Ukrainian President Volodymyr Zelensky said on Sunday Kyiv and its Western supporters could make a Russian defeat in the war in Ukraine "irreversible" as early as this year and thanked Germany for being a "true friend" during a visit to Berlin.
Zelensky secured a large military boost on his visit, with the German government announcing a 2.7 billion euro ($3 billion) of military aid to Ukraine on Saturday, its biggest such package since Russia's invasion in February last year.
"Now is the time for us to determine the end of the war already this year, we can make the aggressor's defeat irreversible already this year," he said during a joint news conference with German Chancellor Olaf Scholz.
Scholz meanwhile underscored Germany's pledge to continue to support Ukraine for as long as necessary, brushing aside a question about earlier tensions in bilateral relations and side-stepping another question about Kyiv's hopes to join NATO.
Germany, which is Europe's largest economy, faced criticism at the start of the war for what some called a hesitant response, but it has become one of Ukraine's biggest providers of financial and military assistance.
Ukraine is expected to launch major counter-offensive operations in the coming weeks to try to recapture tracts of its east and south from Russian forces.
On his first visit to Germany since the Russian invasion began, Zelensky said Kyiv was prepared to discuss outside peace initiatives from other states but that those proposals should be based on Ukraine's position and its peace plan.
"The war is happening on the territory of our country and so any peace plan will be based on Ukraine's proposals," he said, wearing his trademark khaki combat trousers and a black sweater.
Kyiv has ruled out the idea of any territorial concessions to Russia and has said it wants every inch of its land back. Russia annexed the Crimean peninsula in 2014 and since last year has claimed to have annexed four other Ukrainian regions, which Moscow now calls Russian land.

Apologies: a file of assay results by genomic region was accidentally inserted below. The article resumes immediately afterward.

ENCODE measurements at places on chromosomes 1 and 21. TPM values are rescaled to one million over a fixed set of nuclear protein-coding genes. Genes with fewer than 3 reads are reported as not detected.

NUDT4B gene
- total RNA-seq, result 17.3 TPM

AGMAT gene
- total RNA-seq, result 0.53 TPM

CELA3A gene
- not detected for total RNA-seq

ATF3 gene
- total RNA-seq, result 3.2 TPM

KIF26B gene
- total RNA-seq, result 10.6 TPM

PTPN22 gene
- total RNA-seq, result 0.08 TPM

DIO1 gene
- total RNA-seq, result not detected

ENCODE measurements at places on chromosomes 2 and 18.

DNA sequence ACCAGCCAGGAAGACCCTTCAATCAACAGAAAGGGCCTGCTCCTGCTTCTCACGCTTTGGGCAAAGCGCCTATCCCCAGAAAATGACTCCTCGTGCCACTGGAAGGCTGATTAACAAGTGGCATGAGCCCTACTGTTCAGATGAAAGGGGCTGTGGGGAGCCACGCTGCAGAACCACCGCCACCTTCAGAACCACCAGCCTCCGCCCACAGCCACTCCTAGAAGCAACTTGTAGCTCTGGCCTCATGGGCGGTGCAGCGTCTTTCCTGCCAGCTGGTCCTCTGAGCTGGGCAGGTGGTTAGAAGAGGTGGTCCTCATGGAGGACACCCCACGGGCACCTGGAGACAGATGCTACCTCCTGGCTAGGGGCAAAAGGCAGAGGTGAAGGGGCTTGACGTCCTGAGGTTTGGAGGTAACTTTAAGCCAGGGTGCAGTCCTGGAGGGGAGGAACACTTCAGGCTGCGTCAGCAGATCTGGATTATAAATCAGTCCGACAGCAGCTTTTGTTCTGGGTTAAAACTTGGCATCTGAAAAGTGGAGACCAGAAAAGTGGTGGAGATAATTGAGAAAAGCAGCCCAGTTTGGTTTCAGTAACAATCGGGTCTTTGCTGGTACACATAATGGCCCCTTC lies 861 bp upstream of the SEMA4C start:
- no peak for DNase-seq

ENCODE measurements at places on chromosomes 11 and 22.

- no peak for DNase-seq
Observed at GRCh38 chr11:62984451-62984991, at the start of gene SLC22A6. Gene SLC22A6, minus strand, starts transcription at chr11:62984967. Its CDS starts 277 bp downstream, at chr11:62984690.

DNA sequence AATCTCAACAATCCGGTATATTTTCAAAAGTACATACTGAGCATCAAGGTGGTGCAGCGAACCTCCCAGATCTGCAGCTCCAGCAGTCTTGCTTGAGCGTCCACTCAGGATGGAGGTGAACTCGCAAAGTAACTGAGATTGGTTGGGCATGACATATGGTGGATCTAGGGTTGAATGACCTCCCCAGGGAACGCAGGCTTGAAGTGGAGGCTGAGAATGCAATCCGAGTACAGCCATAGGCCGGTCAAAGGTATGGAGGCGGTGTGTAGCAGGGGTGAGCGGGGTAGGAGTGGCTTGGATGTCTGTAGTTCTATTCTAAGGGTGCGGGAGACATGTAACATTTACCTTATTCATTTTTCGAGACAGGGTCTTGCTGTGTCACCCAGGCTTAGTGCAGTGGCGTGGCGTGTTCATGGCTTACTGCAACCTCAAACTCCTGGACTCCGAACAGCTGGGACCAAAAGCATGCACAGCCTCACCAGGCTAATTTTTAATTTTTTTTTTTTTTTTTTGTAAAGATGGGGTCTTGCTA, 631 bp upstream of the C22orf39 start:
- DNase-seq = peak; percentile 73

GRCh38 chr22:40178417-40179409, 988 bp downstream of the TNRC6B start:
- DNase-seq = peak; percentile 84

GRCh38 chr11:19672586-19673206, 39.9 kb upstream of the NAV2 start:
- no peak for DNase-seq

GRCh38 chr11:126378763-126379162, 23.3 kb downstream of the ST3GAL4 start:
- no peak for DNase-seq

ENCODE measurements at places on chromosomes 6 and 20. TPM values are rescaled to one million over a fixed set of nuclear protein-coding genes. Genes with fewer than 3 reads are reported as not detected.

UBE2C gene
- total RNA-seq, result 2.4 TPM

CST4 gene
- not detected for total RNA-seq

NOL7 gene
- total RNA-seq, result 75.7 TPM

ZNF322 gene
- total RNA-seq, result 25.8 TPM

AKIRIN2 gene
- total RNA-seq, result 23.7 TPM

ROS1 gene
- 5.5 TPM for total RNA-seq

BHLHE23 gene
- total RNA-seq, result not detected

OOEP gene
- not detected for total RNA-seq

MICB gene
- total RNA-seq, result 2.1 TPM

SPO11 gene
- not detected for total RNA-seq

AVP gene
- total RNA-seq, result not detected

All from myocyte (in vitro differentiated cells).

"Ukraine is ready for peace. But it demands, rightly and with our support, that this cannot mean to freeze the war and have a form of dictated peace by Russia," said Scholz.
Zelensky met on Saturday with Italian Prime Minister Giorgia Meloni and Pope Francis. He is seeking to shore up support from Ukraine's financial and military backers as they contend with a growing cost of living crisis at home.
Zelensky left open the prospect of a "risk that if the (counter)offensive is not very successful that there will be less support, but I don't think this is the general view".
"There are some countries that are thinking about it, but I don't think they've been very strong in their support for Ukraine throughout this period," he added, without specifying which countries could waver in their backing for Ukraine.
Zelensky visited Germany for the Munich Security Council in February last year, just before the war broke out. Germany was constrained in its support for Ukraine at that time both by its energy dependence on Russia and the pacifism that emerged from its bloody 20th century history.
Increasing its support required a major policy upheaval and a shift in mindset that Scholz dubbed a "Zeitenwende", or turn of era, in a landmark speech just days after the war broke out.
Zelensky flew to Berlin on a German government plane escorted over German airspace by fighter jets of the Luftwaffe air force, arriving in the middle of the night.
He was expected to travel on Sunday afternoon to Aachen in west Germany to receive the prestigious Charlemagne prize in honour of services to Europe.
The Ukrainian people, under Zelensky's leadership, are fighting not only for their country "but also Europe and European values", the prize committee said in a statement.